developerWorks: What do you guys, both of you, think about the challenge of older, you know, legacy organizations, larger corporations, with very, very defined hierarchical structures? I mean, everybody talks about flattening organizations, but what did Lee Bryant, wasn't he one of the speakers that we heard yesterday with Headshift, which was bought by Dachis Group, right?
And he talked about flat organizations still need leaders, but my question as he was talking was, but what does that look like, and how would it ... how must it be organized? I mean, are you simply looking for leaders to emerge out of these very flat groups, just natural leaders? Kind of rise to the occasion and ... because there's so much virtual teaming that goes on now.
Watson: Yes, right, and I'll let Rawn elaborate, because it's his expertise. But my two cents would be, I think one of the gentlemen said, you can't put lipstick on a pig. You can't just take what you see as the veneer of what social media and business constitutes and kind of impose it on a traditional organization.
You've got to really start to rethink the role of how you're going to rethink the organization and then the technology plays a role in that, and I think Rawn, you've talked a lot about the leadership, so I'll let you elaborate.
developerWorks: Yes, and Lee even said, common purpose is more important than strategy. I thought that was really interesting, right? So it must start there, then, right?
Shah: Yes, and there were actually several talks on that. Lee Bryant as well as Dave Gray, who are very focused on the changing nature of organizations. In fact, I'll start with Dave. He was earlier on in the day, but he was talking about, he wrote a fairly influential article called The Connected Company, so much that you know, I remember one of the tweets is Tim O'Reilly asked him if he wanted to do a book about it. This is out of a single blog post.
The key idea is that as organizations grow in size, there's a loss of productivity. You add layers of bureaucracy, we add layers upon layers that make it much more complicated, just to deal with the organization itself.
Now, the proposal there is to take a look more at how a city is organized or how a city is not organized, for that matter. It is not centrally planned where every single business unit should be where they should be, but they have guidelines for, you know, these are the codes for where we can have shops, where we can have residential areas, where we can have public meeting places.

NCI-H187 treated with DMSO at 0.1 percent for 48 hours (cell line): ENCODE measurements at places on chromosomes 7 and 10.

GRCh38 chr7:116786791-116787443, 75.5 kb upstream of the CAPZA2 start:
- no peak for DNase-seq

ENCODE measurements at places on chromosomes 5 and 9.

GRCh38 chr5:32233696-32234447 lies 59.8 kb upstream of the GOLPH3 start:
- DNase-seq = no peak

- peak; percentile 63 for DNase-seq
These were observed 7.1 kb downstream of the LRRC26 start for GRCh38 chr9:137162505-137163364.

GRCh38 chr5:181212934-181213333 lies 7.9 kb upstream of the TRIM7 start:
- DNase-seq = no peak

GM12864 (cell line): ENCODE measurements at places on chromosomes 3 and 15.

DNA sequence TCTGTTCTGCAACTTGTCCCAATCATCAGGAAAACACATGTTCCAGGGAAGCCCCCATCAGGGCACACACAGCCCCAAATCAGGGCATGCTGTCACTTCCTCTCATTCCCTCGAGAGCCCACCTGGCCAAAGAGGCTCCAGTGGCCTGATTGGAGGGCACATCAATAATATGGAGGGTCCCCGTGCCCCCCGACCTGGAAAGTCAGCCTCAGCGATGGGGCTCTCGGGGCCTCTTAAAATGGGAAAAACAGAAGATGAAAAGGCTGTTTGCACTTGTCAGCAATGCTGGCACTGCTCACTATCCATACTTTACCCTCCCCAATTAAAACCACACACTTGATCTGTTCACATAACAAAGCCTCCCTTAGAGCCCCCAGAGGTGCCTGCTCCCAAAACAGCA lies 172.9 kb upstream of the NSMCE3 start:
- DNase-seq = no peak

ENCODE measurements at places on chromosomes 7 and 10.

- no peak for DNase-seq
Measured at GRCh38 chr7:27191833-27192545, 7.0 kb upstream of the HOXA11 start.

Now, Lee's discussion was centered on leadership, and I think it's something that we ourselves focus on quite a bit, which is the difference between direct and indirect influence. A direct influence is someone, essentially a manager, he can tell you what to do, and if you don't do, you lose your job, or you know, you get bad marks.
Indirect influence is it's what we normally think of influence, it's basically being able to convince other people they should do that, where you don't have to tell them or force them to do anything.
That becomes essential in the new social business organization, because you're going beyond just your immediate team. You're going beyond probably even business units in your organization to partners, companies, everywhere else.
Are you influential enough to help them see your way? You know, if you have a particular project that you're working on, can you convince them that this is something worth working on? So that kind of leadership and that kind of thinking requires completely different strategies.
B schools, MBAs, certainly come up with some of those, and I think the structures for how this influence works outside of, you know, direct face-to-face interaction in the online world, it's different. And that's the part that we haven't figured out yet.
We don't have that concrete, because direct human personal interactions and influence that layer has, you know, you'll find probably thousands of books out there in the market which talk about that. But this is a new medium, where you don't necessarily get to face them directly, but can you still have that relationship?
developerWorks: And one of the things that Lee, anyway, pointed out, and I'm sure came out in other people's talks, because this was about social business, which implies the use of social tools and media that we're talking about all the time, is that the social networks, I remember he said, allow intimacy and presence at scale in a world that often doesn't allow for the old traditional walk around manager, right?
And that kind of manager was the manager who had his or her pulse on what was going on in an organization and had a chance to interact with people. These global businesses and these virtual spread out organizations, this is about the only way we have to get back to that kind of intimacy on some level, right?